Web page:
Friday, September 13, 2013

Song #352 of 9999 - Tom Traubert’s Blues (Four Sheets to the Wind in Copenhagen) by Tom Waits

I get a night off and you get the second installment in what I hope to make a weekly feature: the guest blogger. Tonight, one of my oldest friends makes me look silly with his incredibly insightful post about Tom Waits's 1976 classic and the turning point it represented in his path as an artist. George Barron is a lawyer by day, father by night, and a damn fine musician when he has time. You can hear his guitar work on my 2003 album Smile If You Absolutely Want To and also on my rumored-to-be-forthcoming new album, whenever that happens.

Song #352 of 9999

Tom Traubert’s Blues (Four Sheets to the Wind in Copenhagen)
Tom Waits
Year: 1976
Small Change

This post will not include any discussion of music theory. I'm not a musician, I'm a guitar player. 

In the early 1970’s Tom Waits was not the growling carnival barker of despair and doom that we know and love today. He was a sincere, slightly goofy singer/songwriter/storyteller. 1975's "Nighthawks at the Diner" is a great example of this Tom Waits, a live album in which he is as much comedian as singer – like Dean Martin after a three-day bender. On “Nighthawks,” Waits is funny and engaging and even sort of cute. 

1976’s “Small Change” introduces us to a new Tom Waits. This Tom Waits is not funny, except in the most acerbic way, as in his rant against commercialism, "Step Right Up." The goofiness is gone, the love songs are steeped in pain and there is nothing cute about this guy. The songs are written for the most part in the first person, and Waits assumes the role of one of the dysfunctional denizens of the urban underbelly that is his canvas. This Tom Waits is a man in danger, and possibly a dangerous man.

“Tom Traubert’s Blues,” the first track on Small Change, is a big step forward for Waits. It is a beautifully sad song that sets the tone for the album and for the next stage of Waits’ career. The protagonist, Tom Waits Traubert, begins with an expression of regret, acknowledging that he is to blame for his suffering:
“Wasted and wounded, it ain't what the moon did/Got what I paid for now”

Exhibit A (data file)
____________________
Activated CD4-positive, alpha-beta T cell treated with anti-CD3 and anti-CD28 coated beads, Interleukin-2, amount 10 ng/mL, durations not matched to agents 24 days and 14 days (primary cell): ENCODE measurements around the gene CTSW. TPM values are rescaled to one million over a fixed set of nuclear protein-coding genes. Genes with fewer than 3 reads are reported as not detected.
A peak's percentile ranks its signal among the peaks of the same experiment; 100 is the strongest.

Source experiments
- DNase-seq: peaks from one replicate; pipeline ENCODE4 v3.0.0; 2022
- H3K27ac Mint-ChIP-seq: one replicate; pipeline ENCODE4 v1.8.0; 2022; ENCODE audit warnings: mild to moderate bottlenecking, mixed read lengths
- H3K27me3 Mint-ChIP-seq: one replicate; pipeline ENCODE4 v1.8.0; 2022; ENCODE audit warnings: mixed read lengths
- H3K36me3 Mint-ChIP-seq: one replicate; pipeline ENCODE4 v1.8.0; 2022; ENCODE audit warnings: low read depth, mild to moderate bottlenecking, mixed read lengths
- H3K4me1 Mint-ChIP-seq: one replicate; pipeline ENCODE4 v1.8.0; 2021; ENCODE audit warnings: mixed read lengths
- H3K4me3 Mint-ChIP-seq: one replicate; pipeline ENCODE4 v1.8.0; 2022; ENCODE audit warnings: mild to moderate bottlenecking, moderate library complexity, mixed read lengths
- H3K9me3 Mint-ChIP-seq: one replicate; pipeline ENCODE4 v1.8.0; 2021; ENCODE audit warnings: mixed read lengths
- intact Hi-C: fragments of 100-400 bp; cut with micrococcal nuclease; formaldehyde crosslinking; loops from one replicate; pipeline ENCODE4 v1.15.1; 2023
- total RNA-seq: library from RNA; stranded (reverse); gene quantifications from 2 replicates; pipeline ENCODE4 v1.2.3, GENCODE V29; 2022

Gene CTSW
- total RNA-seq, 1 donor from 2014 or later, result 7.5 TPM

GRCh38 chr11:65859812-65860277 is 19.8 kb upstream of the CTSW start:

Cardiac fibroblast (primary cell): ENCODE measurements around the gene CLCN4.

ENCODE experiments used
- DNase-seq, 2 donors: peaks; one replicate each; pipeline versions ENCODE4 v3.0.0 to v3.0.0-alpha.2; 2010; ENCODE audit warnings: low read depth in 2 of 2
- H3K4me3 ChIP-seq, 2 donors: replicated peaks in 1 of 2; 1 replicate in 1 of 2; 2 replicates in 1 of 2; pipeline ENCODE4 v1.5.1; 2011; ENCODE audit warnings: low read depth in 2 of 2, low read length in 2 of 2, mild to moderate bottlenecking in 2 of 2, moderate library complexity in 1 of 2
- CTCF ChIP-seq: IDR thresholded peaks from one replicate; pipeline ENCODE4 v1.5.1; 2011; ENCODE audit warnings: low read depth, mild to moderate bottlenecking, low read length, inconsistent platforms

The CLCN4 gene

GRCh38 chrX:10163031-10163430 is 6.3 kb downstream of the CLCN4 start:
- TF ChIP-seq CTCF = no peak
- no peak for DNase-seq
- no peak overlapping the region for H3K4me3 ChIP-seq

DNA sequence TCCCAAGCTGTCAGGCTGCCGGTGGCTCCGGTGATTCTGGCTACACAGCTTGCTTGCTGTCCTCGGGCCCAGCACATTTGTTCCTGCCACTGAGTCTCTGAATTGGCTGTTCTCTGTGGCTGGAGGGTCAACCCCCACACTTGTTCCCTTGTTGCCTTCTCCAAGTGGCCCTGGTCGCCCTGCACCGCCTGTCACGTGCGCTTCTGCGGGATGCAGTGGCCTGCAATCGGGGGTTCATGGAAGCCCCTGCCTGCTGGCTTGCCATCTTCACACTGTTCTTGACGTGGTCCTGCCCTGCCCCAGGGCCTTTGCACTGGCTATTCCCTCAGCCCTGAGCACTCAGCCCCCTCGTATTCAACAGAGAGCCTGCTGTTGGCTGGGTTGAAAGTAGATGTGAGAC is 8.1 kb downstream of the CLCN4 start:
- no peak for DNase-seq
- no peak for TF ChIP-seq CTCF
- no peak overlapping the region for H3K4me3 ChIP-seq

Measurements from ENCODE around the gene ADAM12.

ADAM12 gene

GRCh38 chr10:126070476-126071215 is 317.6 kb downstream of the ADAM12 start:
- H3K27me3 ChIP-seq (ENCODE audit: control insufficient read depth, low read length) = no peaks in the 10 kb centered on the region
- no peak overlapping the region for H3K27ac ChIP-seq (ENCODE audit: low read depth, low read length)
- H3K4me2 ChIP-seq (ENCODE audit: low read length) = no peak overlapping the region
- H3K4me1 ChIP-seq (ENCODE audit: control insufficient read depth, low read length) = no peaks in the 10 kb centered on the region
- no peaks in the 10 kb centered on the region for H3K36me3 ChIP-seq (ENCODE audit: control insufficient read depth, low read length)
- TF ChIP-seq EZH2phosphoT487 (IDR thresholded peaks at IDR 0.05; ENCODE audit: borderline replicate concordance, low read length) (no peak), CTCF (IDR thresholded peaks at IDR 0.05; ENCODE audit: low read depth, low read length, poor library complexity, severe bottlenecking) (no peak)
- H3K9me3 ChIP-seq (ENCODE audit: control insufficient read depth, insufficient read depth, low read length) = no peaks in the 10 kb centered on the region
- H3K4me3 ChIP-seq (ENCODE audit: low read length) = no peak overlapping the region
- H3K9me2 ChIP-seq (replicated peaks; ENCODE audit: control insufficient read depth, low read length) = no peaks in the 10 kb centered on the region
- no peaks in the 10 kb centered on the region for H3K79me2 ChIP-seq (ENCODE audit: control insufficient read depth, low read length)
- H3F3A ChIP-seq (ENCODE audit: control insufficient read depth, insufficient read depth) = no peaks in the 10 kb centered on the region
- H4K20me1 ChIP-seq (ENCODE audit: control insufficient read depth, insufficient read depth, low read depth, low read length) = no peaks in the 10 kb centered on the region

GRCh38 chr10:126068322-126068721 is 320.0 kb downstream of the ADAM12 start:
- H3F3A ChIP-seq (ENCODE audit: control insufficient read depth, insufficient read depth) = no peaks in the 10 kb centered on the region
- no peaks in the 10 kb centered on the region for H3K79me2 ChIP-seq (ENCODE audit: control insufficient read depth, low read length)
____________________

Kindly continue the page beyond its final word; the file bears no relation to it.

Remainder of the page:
It only takes another verse for Tom to proclaim himself an “innocent victim.” So which is it? Tom isn’t able to say for sure, and that confusion is the first hint that there are deeper problems afoot. The chorus of the song, sung over a soaring string section is: 
“Waltzing Matilda, waltzing Matilda, you'll go waltzing Matilda with me”
Now, you’d be forgiven for thinking that this is a love song about a woman named Matilda (particularly if you’d only heard Rod Stewart’s criminally bad 1993 cover). In fact, Waits once said that this song is about a woman he met and waltzed with in Copenhagen.

Waits was, as usual, pulling the interviewer’s chain. Here’s the first clue: “waltzing Matilda" is Australian slang, used to refer to vagrants, bums – what we would call today homeless people. 

So we know that Tom is homeless. But it’s not that simple. In another proclamation of innocence, Tom makes it clear that "Matilda" is not just the result of his suffering, “she” is the cause:
“And you can ask any sailor and the keys from the jailor/And the old men in wheelchairs know/That Matilda's the defendant, she killed about a hundred/And she follows wherever you may go”
So who or what is “Matilda”? Waits has said that the inspiration for this song came when he spent an evening on skid row with a bottle of rye in a paper bag, talking to the men there. By Waits’ account, all the men he spoke to blamed a woman for their downfall. Maybe he was telling the truth, and “Matilda” means women in general. 

But I think that Waits’ "Matilda" is something else. “Waltzing Matilda” is what Tom does to cope as best he can with his demons – waltzing Matilda = dancing with the devil. Homeless, probably an alcoholic, possibly mentally ill, Tom is fighting a battle to keep his sanity - and losing:
“I'm an innocent victim of a blinded alley And I'm tired of all these soldiers here No one speaks English, and everything's broken And my Stacys are soaking wet” “I begged you to stab me You tore my shirt open And I'm down on my knees tonight Old Bushmill's I staggered, you buried the dagger in Your silhouette window light to go”
In any event, Waits’ decision to use the “waltzing Matilda” line and leave it open to interpretation is clever. It makes his repeated, lilting invitation that the listener "go waltzing Matilda with me" positively chilling.

“Tom Traubert's Blues” is a defining moment in Waits’ career. It introduces the lyrical darkness that becomes increasingly prominent on later records. It marks the beginning of Waits’ habit of writing and singing in character, and in a sense, the beginning of Waits’ acting career. It is our introduction to a new Tom Waits. He is no longer the goofy guy who told waitress jokes in the early 1970s. He is not yet the man on fire who would proclaim that God is "away on business" and that we will all ultimately be "just dirt in the ground." The Tom Waits we meet for the first time in “Tom Traubert’s Blues” is the key to understanding both what he was and what he would become.

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